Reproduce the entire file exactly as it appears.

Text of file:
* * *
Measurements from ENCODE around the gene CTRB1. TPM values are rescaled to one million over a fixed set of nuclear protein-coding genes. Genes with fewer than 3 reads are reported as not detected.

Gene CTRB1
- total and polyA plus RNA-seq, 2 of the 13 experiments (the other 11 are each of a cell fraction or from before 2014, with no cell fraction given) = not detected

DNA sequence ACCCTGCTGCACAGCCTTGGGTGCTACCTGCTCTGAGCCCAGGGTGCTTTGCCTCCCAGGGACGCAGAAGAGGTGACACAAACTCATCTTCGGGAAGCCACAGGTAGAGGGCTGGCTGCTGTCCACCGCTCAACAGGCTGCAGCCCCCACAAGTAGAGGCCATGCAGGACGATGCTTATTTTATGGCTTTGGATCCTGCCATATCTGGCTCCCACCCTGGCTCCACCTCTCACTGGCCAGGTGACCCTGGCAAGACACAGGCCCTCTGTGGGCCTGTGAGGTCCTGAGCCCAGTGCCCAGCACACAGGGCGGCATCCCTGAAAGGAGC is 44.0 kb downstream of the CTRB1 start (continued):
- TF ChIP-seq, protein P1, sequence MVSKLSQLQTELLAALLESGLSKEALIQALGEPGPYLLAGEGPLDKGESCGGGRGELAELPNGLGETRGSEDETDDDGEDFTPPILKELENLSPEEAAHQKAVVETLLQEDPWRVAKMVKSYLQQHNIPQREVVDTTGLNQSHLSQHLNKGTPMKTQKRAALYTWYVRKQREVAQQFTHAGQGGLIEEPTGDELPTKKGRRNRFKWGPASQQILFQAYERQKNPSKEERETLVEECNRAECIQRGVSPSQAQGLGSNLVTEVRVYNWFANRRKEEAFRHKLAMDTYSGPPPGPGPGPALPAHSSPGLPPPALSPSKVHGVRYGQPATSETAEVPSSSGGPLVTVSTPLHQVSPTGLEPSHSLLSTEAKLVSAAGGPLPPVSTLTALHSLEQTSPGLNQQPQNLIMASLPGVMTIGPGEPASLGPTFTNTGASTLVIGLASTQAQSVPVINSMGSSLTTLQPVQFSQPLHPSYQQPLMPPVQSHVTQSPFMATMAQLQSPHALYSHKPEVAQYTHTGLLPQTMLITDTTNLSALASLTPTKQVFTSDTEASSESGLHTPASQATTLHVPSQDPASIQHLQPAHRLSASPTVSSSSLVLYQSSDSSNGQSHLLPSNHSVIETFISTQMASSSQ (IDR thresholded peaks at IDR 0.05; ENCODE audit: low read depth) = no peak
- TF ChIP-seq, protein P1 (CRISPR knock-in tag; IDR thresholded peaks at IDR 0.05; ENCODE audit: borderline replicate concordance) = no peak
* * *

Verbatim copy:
Measurements from ENCODE around the gene CTRB1. TPM values are rescaled to one million over a fixed set of nuclear protein-coding genes. Genes with fewer than 3 reads are reported as not detected.

Gene CTRB1
- total and polyA plus RNA-seq, 2 of the 13 experiments (the other 11 are each of a cell fraction or from before 2014, with no cell fraction given) = not detected

DNA sequence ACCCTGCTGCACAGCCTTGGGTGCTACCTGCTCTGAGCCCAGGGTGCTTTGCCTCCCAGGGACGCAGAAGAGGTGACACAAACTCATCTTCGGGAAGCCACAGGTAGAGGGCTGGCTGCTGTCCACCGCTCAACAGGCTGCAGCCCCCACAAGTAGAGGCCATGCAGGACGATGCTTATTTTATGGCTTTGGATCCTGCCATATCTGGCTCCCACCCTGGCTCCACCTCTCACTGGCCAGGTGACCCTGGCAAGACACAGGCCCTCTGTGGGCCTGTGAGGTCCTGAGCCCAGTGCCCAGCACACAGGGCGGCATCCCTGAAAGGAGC is 44.0 kb downstream of the CTRB1 start (continued):
- TF ChIP-seq, protein P1, sequence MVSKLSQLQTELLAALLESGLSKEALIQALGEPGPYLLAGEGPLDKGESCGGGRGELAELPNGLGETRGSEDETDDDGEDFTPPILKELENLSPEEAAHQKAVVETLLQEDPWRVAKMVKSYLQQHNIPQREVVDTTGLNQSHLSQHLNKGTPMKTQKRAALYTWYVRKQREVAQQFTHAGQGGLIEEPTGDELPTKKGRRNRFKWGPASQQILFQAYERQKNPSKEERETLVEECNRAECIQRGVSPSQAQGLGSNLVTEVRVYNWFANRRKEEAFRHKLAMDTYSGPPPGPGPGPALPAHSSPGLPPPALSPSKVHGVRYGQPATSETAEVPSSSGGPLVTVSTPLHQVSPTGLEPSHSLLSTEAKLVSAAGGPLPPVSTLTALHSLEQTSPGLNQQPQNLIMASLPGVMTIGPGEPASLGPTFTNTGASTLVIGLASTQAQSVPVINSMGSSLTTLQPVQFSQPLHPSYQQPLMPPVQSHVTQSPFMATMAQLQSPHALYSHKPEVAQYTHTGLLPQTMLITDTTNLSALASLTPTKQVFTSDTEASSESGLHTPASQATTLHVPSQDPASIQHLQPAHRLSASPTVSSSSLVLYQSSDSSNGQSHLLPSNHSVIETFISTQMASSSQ (IDR thresholded peaks at IDR 0.05; ENCODE audit: low read depth) = no peak
- TF ChIP-seq, protein P1 (CRISPR knock-in tag; IDR thresholded peaks at IDR 0.05; ENCODE audit: borderline replicate concordance) = no peak